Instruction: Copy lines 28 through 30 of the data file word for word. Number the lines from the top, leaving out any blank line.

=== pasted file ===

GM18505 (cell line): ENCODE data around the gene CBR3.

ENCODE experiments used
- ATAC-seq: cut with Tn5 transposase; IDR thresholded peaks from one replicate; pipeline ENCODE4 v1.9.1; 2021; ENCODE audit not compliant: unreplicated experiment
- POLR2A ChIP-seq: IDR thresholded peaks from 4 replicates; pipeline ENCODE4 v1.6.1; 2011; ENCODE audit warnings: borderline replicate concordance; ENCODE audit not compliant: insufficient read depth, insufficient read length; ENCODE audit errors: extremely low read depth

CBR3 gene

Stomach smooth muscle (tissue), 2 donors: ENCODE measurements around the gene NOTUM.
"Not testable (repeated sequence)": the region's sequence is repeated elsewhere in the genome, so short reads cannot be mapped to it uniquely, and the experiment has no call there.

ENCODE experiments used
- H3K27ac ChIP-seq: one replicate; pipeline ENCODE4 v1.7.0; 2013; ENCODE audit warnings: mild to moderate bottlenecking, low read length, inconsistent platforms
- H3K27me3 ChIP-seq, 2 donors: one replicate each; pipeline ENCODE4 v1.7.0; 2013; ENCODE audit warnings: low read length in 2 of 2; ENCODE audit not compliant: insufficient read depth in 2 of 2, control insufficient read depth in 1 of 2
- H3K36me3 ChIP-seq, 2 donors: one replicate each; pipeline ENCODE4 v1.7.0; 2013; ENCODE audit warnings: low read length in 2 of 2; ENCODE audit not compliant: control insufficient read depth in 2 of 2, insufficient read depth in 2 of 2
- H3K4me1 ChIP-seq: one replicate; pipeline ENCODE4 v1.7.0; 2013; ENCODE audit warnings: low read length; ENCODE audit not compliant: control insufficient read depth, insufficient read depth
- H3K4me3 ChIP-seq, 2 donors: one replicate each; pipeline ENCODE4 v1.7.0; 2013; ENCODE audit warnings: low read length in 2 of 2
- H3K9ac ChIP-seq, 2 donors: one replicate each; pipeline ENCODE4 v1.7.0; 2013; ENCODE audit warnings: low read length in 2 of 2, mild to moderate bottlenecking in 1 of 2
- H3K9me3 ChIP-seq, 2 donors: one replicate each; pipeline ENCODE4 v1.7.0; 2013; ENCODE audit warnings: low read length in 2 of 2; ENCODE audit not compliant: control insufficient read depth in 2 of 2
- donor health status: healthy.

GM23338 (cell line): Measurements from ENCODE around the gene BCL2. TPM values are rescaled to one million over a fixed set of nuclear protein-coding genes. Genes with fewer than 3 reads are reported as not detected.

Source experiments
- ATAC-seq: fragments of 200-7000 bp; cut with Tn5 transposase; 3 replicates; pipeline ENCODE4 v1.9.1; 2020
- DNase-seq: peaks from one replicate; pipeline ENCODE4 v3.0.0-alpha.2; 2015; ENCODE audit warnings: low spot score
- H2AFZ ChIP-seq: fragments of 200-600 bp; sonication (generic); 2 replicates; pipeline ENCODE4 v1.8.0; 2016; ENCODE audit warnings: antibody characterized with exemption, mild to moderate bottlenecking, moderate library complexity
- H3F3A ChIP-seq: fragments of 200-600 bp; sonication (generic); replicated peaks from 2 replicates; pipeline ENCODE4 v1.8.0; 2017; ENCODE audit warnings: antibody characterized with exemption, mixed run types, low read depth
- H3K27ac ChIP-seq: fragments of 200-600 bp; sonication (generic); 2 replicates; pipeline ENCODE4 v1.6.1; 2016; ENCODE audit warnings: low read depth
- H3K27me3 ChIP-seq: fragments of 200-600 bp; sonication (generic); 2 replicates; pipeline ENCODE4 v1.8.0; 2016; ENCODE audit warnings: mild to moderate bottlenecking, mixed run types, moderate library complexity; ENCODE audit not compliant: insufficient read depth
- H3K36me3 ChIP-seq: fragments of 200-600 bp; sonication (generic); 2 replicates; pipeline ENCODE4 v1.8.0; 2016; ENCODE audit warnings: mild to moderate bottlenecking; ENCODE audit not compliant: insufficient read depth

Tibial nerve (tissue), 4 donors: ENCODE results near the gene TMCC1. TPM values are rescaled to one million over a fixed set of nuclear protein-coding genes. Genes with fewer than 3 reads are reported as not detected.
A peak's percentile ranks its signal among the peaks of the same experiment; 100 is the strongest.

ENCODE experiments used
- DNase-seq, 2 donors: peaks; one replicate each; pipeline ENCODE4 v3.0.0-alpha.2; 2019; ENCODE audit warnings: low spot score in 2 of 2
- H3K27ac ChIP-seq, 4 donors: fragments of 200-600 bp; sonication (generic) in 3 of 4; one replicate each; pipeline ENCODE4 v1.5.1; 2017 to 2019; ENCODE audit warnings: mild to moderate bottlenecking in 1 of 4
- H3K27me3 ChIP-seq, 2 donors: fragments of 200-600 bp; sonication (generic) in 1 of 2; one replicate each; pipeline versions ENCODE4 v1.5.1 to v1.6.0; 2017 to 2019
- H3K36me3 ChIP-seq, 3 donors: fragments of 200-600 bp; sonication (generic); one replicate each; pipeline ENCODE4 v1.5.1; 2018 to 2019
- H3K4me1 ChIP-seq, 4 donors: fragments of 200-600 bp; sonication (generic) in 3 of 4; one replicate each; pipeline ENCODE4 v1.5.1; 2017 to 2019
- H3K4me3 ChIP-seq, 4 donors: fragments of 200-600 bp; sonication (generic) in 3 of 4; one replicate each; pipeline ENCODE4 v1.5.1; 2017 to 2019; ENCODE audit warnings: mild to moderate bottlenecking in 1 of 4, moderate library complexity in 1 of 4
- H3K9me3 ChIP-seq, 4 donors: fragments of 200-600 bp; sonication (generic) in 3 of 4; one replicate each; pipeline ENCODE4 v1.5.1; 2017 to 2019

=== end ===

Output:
ENCODE experiments used
- DNase-seq, 2 donors: peaks; one replicate each; pipeline ENCODE4 v3.0.0-alpha.2; 2019; ENCODE audit warnings: low spot score in 2 of 2
- H3K27ac ChIP-seq, 4 donors: fragments of 200-600 bp; sonication (generic) in 3 of 4; one replicate each; pipeline ENCODE4 v1.5.1; 2017 to 2019; ENCODE audit warnings: mild to moderate bottlenecking in 1 of 4